This Week @ MHS
As we edge closer to the New Year, the MHS offers a slew of public programming this week.
First up, on Tuesday, 10 December, is a panel discussion. "Telling Environmental History," will explore different ways of presenting environmental history, including the use of GIS, the intersection of environmental history and planning history, incorporating visual materials, and environmental history as narrative. Anthony Penna of Northeastern University will moderate the panel comprised of Brian Donahue of Brandeis University, Karl Haglund of the Department of Conservation and Recreation, Megan Kate Nelson of Brown University, and Aaron Sachs of Cornell University. Seminars are free and open to the public though, RSVP required. Discussion begins at 5:15PM.
On Wednesday, 11 December, at 12:00PM is a Brown Bag lunch talk focused on a piece of colonial history. Christine DeLucia, Mount Holyoke College, presents "The Memory Frontier: Memorializing King Philip's War in the Native Northeast." The late 17th-century conflict known as King Philip's War has haunted colonial New Englanders and diverse tribal communities. Their remembrances of this violence have taken shape in highly local ways, through material objects, performances, and stories about landscapes. This study highlights the importance of such overlooked sources for understanding the persistent, widespread effects of warfare and settler colonialism in the Northeast. Brown Bag talks are free and open to the public so come on in and have a piece of history with your lunch.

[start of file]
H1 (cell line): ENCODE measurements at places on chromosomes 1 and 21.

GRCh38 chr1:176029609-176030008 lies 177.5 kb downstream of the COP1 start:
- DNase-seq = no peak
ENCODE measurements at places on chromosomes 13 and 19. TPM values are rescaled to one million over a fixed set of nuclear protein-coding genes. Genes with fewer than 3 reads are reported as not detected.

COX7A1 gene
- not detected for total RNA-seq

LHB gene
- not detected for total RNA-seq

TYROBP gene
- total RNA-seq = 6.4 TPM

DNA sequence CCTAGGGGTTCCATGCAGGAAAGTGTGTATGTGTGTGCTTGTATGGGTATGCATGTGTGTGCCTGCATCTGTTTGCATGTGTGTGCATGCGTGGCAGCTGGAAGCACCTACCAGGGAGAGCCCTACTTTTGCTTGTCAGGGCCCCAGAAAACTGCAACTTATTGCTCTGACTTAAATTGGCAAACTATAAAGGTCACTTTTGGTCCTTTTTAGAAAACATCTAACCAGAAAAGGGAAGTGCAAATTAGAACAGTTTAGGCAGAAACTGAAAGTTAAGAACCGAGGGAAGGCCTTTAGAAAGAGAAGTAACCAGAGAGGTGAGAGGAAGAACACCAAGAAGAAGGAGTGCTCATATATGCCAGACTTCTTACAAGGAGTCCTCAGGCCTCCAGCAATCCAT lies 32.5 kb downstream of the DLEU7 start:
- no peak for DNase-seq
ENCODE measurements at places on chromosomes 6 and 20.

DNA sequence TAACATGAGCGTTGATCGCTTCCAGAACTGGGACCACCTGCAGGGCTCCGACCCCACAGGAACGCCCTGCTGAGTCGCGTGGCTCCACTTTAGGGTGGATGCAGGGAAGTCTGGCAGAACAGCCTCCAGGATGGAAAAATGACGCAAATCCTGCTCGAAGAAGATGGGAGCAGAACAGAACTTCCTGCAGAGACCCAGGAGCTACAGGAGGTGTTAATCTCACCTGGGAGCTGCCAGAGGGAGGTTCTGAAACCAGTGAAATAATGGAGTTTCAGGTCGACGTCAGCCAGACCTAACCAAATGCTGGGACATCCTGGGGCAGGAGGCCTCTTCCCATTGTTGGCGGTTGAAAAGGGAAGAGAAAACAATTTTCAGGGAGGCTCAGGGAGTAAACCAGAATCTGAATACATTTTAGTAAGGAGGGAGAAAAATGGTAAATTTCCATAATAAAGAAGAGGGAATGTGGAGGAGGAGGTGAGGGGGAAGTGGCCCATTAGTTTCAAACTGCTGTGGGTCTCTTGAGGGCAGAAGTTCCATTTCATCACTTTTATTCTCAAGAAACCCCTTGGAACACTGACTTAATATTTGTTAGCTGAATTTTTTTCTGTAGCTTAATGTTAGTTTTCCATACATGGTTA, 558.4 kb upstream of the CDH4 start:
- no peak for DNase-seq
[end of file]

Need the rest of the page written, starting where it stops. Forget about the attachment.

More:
Also on Wednesday is a public program presented by students of the Boston University course "Making History." During this presentation, "Making History: The Salem Witch Trials in Documents & Artifacts," the students discuss the MHS exhibition that they have researched and compiled. The semester-long project on Salem and the wider fear of witches in England and colonial America includes work on letters and diaries, sermons, early printed books, and objects form the period. James H. Johnson, who teaches the course and will facilitate the program, is Professor of History and a prize-winning author. This program is free and open to the public though registration is required. Pre-talk reception begins at 5:30PM and the program starts at 6:00. To register at no cost, please call 617-646-0560 or email firstname.lastname@example.org.
And on Thursday, 12 December, join us for the second seminar of the week, this time a part of the History of Women and Gender series. Beginning at 5:30PM, Amy Kesselman of SUNY, New Paltz, presents "Women versus Connecticut: Insights from the Pre-Roe Abortion Battles." In the early 1970s lawsuit Abele v. Markle, Women versus Connecticut coupled litigation with grassroots organizing in a strategy that stimulated public discussion of reproductive rights and brought women’s experiences of Connecticut’s abortion laws to bear on what went on in the courtroom. The story illustrates the role of the feminist reproductive rights movement in shaping Roe v. Wade. Linda Gordon of New York University will provide comment for the discussion. This seminar is free and open to the public, RSVP required.